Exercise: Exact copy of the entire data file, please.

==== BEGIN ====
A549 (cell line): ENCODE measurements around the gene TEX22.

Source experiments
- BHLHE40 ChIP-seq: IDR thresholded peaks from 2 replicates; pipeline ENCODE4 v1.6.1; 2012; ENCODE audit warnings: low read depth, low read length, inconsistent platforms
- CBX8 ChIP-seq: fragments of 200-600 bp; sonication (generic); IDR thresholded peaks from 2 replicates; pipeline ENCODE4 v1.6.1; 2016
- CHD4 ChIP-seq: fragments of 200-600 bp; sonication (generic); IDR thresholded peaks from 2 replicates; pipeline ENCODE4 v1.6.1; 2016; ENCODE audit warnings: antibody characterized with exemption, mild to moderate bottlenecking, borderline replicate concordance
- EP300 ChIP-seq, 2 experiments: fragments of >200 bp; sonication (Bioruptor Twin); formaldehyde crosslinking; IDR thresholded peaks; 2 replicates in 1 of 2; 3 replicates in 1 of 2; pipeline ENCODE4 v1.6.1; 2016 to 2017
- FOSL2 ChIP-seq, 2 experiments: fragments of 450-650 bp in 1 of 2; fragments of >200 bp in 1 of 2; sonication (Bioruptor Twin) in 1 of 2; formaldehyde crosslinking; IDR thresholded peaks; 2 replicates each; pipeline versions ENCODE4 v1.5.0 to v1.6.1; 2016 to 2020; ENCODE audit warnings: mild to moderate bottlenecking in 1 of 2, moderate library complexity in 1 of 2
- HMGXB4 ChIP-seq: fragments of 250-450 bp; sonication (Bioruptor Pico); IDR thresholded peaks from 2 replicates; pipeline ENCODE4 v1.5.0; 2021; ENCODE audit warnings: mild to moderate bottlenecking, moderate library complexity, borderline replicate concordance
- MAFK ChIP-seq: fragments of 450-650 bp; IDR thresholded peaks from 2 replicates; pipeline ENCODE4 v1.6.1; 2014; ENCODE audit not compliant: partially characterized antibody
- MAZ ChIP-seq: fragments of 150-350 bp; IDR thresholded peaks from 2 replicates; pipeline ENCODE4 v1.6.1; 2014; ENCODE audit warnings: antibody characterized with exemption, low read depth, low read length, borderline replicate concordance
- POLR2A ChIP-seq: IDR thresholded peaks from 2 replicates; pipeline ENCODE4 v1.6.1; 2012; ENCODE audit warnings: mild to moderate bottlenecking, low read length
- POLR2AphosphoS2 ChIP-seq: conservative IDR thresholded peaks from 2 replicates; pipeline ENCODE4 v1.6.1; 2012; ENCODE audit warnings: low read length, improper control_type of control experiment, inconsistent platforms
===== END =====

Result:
A549 (cell line): ENCODE measurements around the gene TEX22.

Source experiments
- BHLHE40 ChIP-seq: IDR thresholded peaks from 2 replicates; pipeline ENCODE4 v1.6.1; 2012; ENCODE audit warnings: low read depth, low read length, inconsistent platforms
- CBX8 ChIP-seq: fragments of 200-600 bp; sonication (generic); IDR thresholded peaks from 2 replicates; pipeline ENCODE4 v1.6.1; 2016
- CHD4 ChIP-seq: fragments of 200-600 bp; sonication (generic); IDR thresholded peaks from 2 replicates; pipeline ENCODE4 v1.6.1; 2016; ENCODE audit warnings: antibody characterized with exemption, mild to moderate bottlenecking, borderline replicate concordance
- EP300 ChIP-seq, 2 experiments: fragments of >200 bp; sonication (Bioruptor Twin); formaldehyde crosslinking; IDR thresholded peaks; 2 replicates in 1 of 2; 3 replicates in 1 of 2; pipeline ENCODE4 v1.6.1; 2016 to 2017
- FOSL2 ChIP-seq, 2 experiments: fragments of 450-650 bp in 1 of 2; fragments of >200 bp in 1 of 2; sonication (Bioruptor Twin) in 1 of 2; formaldehyde crosslinking; IDR thresholded peaks; 2 replicates each; pipeline versions ENCODE4 v1.5.0 to v1.6.1; 2016 to 2020; ENCODE audit warnings: mild to moderate bottlenecking in 1 of 2, moderate library complexity in 1 of 2
- HMGXB4 ChIP-seq: fragments of 250-450 bp; sonication (Bioruptor Pico); IDR thresholded peaks from 2 replicates; pipeline ENCODE4 v1.5.0; 2021; ENCODE audit warnings: mild to moderate bottlenecking, moderate library complexity, borderline replicate concordance
- MAFK ChIP-seq: fragments of 450-650 bp; IDR thresholded peaks from 2 replicates; pipeline ENCODE4 v1.6.1; 2014; ENCODE audit not compliant: partially characterized antibody
- MAZ ChIP-seq: fragments of 150-350 bp; IDR thresholded peaks from 2 replicates; pipeline ENCODE4 v1.6.1; 2014; ENCODE audit warnings: antibody characterized with exemption, low read depth, low read length, borderline replicate concordance
- POLR2A ChIP-seq: IDR thresholded peaks from 2 replicates; pipeline ENCODE4 v1.6.1; 2012; ENCODE audit warnings: mild to moderate bottlenecking, low read length
- POLR2AphosphoS2 ChIP-seq: conservative IDR thresholded peaks from 2 replicates; pipeline ENCODE4 v1.6.1; 2012; ENCODE audit warnings: low read length, improper control_type of control experiment, inconsistent platforms